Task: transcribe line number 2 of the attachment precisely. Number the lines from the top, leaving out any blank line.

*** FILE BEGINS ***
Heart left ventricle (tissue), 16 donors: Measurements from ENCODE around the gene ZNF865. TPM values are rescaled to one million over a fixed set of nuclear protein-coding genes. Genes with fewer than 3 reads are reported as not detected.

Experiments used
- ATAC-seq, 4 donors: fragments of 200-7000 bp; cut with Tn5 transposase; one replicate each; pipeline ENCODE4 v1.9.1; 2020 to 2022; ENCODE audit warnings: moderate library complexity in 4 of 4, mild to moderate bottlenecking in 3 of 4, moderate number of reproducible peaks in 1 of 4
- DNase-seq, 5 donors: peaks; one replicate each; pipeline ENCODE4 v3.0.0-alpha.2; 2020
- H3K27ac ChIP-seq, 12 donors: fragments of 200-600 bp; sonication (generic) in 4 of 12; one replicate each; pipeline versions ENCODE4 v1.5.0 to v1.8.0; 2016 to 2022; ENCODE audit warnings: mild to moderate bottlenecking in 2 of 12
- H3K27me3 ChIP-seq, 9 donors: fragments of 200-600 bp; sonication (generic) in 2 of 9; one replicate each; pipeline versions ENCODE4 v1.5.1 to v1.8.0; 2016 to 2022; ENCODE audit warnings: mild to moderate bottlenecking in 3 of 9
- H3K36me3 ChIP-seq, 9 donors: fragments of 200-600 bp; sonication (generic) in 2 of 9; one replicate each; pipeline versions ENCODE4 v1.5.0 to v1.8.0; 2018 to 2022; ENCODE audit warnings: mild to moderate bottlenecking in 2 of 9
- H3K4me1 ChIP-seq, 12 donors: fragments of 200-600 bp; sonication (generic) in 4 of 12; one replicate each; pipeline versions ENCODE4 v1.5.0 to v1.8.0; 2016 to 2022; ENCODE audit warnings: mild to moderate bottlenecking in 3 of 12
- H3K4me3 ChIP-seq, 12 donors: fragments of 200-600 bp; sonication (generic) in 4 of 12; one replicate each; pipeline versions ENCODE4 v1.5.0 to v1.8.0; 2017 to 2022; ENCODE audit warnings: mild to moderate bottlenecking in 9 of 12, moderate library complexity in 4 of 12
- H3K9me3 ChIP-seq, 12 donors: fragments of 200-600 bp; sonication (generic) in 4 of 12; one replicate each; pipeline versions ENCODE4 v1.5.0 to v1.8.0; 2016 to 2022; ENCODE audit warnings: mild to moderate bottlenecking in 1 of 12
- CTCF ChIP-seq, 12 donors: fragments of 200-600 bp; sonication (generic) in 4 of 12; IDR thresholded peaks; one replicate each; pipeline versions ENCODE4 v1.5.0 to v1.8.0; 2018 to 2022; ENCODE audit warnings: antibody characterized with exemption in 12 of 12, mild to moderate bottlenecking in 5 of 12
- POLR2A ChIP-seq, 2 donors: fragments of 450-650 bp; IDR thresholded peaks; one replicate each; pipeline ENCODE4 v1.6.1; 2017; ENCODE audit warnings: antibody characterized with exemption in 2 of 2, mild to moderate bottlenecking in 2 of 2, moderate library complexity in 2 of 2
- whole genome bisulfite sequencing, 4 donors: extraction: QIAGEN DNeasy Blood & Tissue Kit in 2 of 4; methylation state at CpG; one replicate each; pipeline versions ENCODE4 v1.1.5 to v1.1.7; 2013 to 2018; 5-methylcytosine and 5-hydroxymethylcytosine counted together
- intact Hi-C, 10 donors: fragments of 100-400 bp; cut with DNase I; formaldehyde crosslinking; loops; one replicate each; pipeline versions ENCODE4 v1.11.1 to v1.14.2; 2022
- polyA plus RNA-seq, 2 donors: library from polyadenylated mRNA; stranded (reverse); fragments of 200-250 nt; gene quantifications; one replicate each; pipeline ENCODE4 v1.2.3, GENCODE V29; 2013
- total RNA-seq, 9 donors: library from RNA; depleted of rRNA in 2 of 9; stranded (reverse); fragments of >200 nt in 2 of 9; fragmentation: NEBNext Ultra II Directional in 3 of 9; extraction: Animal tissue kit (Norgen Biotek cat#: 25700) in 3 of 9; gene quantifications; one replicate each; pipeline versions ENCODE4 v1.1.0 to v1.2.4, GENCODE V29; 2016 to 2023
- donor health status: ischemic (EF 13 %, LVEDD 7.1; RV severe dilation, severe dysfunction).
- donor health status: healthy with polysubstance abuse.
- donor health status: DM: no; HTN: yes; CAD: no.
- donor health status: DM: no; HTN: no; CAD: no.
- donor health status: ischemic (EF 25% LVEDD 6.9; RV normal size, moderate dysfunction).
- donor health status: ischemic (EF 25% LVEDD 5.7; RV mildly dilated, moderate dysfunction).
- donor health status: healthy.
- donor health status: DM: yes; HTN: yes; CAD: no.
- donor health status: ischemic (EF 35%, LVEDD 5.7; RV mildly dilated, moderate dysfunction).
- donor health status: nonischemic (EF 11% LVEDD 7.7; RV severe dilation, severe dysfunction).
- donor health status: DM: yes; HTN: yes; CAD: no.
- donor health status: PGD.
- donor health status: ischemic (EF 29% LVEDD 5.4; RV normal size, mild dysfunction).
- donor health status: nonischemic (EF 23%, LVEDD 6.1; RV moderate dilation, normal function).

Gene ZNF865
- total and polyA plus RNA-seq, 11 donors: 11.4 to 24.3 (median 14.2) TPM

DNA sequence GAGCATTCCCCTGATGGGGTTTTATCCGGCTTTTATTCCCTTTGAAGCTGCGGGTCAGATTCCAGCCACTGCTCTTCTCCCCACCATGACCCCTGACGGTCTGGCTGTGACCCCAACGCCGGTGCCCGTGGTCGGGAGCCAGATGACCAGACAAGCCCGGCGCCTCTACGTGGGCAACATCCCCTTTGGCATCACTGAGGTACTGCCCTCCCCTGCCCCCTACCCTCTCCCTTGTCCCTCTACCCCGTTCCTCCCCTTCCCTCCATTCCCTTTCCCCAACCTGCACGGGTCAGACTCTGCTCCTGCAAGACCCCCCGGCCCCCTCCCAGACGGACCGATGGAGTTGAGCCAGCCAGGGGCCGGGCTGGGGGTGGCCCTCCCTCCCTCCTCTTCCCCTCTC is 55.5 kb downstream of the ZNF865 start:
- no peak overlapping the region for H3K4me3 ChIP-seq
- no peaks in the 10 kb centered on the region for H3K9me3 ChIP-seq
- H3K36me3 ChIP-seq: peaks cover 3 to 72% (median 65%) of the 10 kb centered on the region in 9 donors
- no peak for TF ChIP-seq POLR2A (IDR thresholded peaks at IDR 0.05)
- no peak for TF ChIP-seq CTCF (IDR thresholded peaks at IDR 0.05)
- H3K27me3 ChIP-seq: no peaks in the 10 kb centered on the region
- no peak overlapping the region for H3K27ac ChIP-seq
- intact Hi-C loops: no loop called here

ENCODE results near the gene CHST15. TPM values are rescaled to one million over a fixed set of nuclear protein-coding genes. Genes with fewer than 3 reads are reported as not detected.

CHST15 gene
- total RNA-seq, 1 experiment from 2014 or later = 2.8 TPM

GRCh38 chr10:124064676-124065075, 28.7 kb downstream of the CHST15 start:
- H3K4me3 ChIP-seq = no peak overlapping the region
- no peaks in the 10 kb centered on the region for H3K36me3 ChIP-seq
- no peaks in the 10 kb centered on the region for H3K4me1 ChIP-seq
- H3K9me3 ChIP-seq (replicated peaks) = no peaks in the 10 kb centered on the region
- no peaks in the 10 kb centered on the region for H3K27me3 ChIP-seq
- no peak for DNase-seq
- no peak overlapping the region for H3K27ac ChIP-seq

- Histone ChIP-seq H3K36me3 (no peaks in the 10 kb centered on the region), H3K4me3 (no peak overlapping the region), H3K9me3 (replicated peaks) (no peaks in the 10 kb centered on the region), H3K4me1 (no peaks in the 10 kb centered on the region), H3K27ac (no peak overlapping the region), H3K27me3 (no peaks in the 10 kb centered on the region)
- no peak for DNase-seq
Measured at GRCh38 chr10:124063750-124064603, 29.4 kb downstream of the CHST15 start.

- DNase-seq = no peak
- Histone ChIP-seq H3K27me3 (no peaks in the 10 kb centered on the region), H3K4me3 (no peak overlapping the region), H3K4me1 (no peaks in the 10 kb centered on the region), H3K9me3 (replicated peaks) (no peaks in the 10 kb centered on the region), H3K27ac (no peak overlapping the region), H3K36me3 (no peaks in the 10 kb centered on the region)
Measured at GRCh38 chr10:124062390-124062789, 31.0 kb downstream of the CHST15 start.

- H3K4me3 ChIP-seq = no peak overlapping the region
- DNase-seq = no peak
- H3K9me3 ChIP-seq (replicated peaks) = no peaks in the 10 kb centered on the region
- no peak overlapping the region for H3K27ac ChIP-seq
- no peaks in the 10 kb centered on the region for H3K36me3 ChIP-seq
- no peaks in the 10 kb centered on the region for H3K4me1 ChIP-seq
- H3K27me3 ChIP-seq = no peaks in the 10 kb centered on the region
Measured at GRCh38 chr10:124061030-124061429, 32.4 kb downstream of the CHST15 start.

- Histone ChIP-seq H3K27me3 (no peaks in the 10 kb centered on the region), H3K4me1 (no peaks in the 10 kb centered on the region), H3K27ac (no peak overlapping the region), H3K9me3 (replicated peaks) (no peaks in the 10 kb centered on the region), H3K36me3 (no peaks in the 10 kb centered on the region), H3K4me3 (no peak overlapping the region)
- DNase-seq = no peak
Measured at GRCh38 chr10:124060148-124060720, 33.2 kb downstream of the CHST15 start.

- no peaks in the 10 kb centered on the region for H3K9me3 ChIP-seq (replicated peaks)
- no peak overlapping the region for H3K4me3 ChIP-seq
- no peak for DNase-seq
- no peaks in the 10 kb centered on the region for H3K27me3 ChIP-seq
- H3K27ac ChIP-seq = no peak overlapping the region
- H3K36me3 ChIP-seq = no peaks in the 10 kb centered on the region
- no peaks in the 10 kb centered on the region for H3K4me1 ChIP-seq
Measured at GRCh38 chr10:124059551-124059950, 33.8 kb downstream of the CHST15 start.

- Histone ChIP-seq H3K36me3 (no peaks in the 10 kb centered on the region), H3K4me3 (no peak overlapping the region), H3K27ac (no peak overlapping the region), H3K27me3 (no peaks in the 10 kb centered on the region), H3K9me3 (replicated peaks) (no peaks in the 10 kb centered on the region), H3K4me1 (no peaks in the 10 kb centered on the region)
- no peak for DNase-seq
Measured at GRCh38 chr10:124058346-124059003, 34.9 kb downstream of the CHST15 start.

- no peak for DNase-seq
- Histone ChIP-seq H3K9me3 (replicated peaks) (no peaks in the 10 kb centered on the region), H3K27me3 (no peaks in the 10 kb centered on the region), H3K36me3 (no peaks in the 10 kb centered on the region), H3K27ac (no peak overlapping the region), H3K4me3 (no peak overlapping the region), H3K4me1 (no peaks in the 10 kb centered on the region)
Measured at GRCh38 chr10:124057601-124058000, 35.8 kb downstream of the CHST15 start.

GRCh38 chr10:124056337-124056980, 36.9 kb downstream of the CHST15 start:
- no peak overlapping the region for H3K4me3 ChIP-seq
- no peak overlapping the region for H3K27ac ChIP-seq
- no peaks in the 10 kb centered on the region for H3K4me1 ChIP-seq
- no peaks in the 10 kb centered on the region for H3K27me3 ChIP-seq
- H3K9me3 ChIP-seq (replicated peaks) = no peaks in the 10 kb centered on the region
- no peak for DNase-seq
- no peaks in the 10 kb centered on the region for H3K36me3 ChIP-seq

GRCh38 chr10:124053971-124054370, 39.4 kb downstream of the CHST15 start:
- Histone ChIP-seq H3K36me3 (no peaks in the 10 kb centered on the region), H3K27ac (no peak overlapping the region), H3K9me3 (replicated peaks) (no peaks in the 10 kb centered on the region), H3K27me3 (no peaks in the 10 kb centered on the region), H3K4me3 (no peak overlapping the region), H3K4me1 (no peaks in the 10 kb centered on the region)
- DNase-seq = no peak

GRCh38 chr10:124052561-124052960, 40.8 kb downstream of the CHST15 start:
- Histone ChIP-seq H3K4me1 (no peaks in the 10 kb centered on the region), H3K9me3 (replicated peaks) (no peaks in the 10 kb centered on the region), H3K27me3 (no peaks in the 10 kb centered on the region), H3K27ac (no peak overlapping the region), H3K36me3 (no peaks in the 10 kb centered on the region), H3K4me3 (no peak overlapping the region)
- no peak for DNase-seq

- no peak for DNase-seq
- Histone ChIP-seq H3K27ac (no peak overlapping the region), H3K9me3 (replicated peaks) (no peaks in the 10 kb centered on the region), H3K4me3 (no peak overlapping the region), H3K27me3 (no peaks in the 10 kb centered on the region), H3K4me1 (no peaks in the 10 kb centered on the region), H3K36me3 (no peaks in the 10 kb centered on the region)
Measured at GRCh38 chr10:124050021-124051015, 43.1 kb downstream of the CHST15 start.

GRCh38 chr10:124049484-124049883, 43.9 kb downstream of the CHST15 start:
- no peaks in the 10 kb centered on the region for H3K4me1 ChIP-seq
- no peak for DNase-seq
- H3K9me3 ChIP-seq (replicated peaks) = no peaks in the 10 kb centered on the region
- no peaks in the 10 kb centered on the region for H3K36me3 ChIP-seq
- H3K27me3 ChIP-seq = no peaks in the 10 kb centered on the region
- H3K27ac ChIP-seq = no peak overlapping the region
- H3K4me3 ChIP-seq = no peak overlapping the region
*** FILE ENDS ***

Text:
Experiments used